Thoughts from Mat Reames
I could simply say you need to buy Ghosts Upon The Earth because its Gungor, and that should be enough. After their last album, Beautiful Things, Gungor went from a worship artist, to a worship juggernaut. Once again they smash it out of the park, showing the world that you don’t need dotted eighth delay to worship God. When most worship is becoming stale and repetitive, Gungor stays fresh.
Ghosts Upon The Earth is not a congregation friendly worship album. That is why I love it. I don’t see many of these songs climbing the CCLI charts. This album is not worship meant for you. This album is Gungor, as a band, as people, crying out to God, and walking a journey with God and Man.
I was in love with this album before the first track Let There Be was even finished playing. It was a beautiful artist rendition of Creation. It showed God singing creation into existence, and brought out the power of every word that comes from his mouth. The song builds to its crescendo, but rather than coming back down, it just ends. This sets you up for the rest of the album by saying that Creation was only the beginning of the journey.
Another thing to love about this album is the instrumentation, and musical diversity. Gungor is the type of band that doesn’t hold to a style. They simply pour out the pieces of their heart and it becomes a song. Some songs hold more of a bluegrass or folk feel, while others go Ambient or even more rock sounding. It is this diversity that made Gungor popular with their last album Beautiful Things and they continue to build on that trend here.
Two more songs that stand out (as if there are any songs that do not stand out) would be Brother Moon, as well as Crags and Clay. These two show the majestic glory of God through his creation, and show Gungor engaging in worship alongside the heavens in a similar fashion to David’s words in Psalm 104.
While Wake Up Sleeper is a song that truly energizes, draws, and encourages you, by walking you through the beatitudes and the side of Jesus that “Brought Good news to the Poor, and Liberty to the captive.” However, just as they do this, they turn the direction right after with Ezekiel, a song written from Ezekiel 16. From God to a rebellious, and obstinate bride. Everything that Gungor does is purposed and powerful, and the order of the songs takes you through the ebb and flow of human emotion.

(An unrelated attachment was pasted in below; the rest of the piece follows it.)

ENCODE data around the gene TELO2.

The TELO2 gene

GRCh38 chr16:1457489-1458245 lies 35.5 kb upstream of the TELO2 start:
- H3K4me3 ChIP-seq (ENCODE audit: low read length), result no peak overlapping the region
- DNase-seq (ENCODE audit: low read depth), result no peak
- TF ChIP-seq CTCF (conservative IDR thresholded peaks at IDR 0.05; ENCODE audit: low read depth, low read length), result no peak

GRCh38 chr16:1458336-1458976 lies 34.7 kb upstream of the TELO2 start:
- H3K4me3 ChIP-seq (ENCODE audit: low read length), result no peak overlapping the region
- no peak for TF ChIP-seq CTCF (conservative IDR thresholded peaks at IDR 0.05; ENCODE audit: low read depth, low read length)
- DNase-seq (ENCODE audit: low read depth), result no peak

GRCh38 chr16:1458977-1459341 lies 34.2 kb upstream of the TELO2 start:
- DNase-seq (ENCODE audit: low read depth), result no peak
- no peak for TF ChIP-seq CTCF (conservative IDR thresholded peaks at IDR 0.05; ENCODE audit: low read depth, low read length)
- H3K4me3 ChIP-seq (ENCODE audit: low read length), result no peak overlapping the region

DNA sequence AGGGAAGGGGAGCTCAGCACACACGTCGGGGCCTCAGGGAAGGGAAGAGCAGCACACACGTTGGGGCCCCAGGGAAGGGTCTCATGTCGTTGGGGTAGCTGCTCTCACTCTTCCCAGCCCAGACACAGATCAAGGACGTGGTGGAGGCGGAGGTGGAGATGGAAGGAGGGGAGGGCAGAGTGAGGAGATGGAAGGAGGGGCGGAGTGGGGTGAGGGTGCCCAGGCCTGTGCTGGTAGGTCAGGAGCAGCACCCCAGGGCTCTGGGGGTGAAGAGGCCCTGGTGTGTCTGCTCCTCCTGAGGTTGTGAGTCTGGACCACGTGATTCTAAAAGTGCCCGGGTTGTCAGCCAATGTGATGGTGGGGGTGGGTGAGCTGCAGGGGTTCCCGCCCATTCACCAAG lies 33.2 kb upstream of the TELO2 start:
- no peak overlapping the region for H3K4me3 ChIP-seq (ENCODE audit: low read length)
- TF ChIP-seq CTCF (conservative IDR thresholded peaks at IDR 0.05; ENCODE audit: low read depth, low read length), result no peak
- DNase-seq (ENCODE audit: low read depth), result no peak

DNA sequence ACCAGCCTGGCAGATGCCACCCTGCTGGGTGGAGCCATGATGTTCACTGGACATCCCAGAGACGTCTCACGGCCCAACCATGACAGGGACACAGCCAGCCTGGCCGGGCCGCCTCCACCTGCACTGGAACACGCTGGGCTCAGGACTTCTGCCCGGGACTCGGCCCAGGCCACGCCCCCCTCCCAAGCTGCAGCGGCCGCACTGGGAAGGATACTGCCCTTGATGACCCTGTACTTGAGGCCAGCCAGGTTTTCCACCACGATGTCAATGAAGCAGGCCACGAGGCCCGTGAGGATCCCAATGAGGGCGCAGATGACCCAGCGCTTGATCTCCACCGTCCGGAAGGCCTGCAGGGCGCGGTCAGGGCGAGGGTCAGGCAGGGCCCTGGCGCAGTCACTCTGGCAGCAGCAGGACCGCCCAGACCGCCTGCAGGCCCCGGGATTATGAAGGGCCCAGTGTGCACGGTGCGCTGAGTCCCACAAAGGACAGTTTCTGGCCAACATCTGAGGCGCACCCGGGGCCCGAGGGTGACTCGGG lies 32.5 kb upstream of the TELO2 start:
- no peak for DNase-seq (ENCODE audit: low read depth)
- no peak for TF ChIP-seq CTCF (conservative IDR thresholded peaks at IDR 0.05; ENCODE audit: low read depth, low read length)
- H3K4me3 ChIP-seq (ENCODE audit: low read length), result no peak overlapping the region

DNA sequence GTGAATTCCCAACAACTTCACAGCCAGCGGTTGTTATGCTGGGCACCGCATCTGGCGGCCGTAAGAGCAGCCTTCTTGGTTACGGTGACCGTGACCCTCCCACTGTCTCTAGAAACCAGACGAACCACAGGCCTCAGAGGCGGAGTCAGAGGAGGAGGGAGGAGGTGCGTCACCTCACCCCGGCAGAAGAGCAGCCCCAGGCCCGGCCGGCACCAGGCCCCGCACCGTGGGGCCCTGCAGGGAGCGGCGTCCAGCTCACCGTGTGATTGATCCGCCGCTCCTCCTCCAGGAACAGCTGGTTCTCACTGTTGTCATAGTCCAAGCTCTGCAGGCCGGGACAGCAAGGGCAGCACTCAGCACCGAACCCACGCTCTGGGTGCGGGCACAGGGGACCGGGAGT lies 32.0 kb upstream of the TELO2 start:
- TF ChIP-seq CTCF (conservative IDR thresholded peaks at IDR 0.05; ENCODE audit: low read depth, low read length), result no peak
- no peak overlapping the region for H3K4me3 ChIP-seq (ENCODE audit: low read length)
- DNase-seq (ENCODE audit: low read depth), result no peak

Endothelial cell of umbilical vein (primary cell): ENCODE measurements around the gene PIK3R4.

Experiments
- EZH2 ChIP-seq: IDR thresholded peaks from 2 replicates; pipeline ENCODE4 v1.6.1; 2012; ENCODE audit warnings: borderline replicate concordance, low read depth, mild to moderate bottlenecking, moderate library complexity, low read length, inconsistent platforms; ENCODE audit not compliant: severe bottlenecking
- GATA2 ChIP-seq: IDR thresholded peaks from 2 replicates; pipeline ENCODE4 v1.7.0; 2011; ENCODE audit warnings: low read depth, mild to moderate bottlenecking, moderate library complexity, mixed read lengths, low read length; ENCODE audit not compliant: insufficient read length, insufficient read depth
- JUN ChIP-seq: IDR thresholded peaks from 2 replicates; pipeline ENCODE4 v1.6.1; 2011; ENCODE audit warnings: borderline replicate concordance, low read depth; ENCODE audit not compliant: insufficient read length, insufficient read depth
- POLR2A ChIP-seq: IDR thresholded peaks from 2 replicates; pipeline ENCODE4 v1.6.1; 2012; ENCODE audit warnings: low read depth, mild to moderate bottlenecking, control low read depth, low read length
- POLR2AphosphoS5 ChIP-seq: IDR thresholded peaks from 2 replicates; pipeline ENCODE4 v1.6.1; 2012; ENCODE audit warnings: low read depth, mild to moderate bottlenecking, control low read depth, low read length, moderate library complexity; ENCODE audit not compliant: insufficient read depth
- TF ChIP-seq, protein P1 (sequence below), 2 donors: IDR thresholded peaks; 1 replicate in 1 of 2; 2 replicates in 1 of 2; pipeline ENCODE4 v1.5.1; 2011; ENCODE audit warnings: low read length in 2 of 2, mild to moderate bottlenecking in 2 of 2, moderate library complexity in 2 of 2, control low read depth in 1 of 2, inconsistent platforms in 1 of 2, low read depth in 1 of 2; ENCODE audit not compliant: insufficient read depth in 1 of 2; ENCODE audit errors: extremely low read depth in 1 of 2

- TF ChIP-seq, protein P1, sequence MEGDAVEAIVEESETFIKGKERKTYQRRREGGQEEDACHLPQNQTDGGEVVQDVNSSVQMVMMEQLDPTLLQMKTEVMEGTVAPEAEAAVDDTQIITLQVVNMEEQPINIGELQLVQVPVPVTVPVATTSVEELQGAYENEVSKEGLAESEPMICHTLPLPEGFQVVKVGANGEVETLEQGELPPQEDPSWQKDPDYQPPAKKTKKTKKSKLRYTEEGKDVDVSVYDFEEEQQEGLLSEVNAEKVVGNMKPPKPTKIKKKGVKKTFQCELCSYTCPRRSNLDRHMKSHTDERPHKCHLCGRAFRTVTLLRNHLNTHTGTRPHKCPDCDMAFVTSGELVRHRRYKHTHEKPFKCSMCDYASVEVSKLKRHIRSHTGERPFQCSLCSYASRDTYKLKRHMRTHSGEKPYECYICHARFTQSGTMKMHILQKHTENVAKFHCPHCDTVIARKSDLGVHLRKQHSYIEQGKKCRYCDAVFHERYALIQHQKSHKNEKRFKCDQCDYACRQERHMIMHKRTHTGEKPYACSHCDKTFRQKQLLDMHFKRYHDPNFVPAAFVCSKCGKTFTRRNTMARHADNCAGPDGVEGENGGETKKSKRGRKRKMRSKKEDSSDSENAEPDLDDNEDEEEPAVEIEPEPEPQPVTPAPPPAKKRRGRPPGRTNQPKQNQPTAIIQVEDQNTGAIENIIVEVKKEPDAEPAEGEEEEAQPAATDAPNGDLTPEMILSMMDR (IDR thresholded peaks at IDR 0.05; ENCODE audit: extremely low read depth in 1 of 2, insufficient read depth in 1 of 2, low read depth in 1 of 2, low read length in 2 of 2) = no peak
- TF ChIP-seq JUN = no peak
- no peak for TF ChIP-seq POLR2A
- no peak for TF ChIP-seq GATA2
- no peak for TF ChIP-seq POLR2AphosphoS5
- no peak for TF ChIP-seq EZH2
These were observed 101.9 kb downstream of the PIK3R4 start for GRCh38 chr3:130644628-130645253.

There is a journey in worship; a path that takes you from brokenness to healing, and right into the presence of God. Most albums take that path the same way, and end up having a similar feel and sound. Gungor doesn’t like the path, because it is someone else’s path. They lead you through the woods blazing a new trail, finding a different way than others, but they bring a freshness that comes with Pioneers. If you aren’t a Gungor fan yet, then get off the highway and walk in the woods with Gungor for a while, you will become a fan.
I know this isn’t a normal album review, and to be honest that is because this is not a normal album. You need to get your hands on this, lock the door, unplug the phone and internet, and just immerse yourself in this album. Reexamine how we do worship, because that is exactly what Gungor does with this album.
Thoughts from Russ Hutto
From the first few seconds of the first song Let There Be I knew this was going to be an amazing journey through words and sound. Gungor’s newest project Ghosts Upon The Earth continues the eclectic and expertly composed musical tapestry that Gungor and his cohorts weaved on Beautiful Things.
Brother Moon has such a fresh, young and innocent vibe, that just shouts Gungor. There’s no doubt when you hear the arrangement and the instrumentation that Michael is the creative force behind this song. The complex time signatures and pulsing rhythms really drive this song to it’s climax. Like most Gungor songs the question isn’t whether it’s corporately singable or not, because most of them aren’t “out of the box” sing-along ready, but with some creative arranging ALL of Gungor’s music could be adapted for worship, whether to create special moments during a themed service or used as an opening song or even used in the middle of a worship set.
One of my thoughts with Gungor’s music is that it is so moving and challenging on a personal level. Your entire team needs to be listening to Gungor. It will stretch them, challenge them, and maybe even change them. If you could get all of your team members to listen to this great music, even if you never sing a song in a corporate setting, your corporate worship will be better just from that personal listening/meditation. It’s that creative and that strong.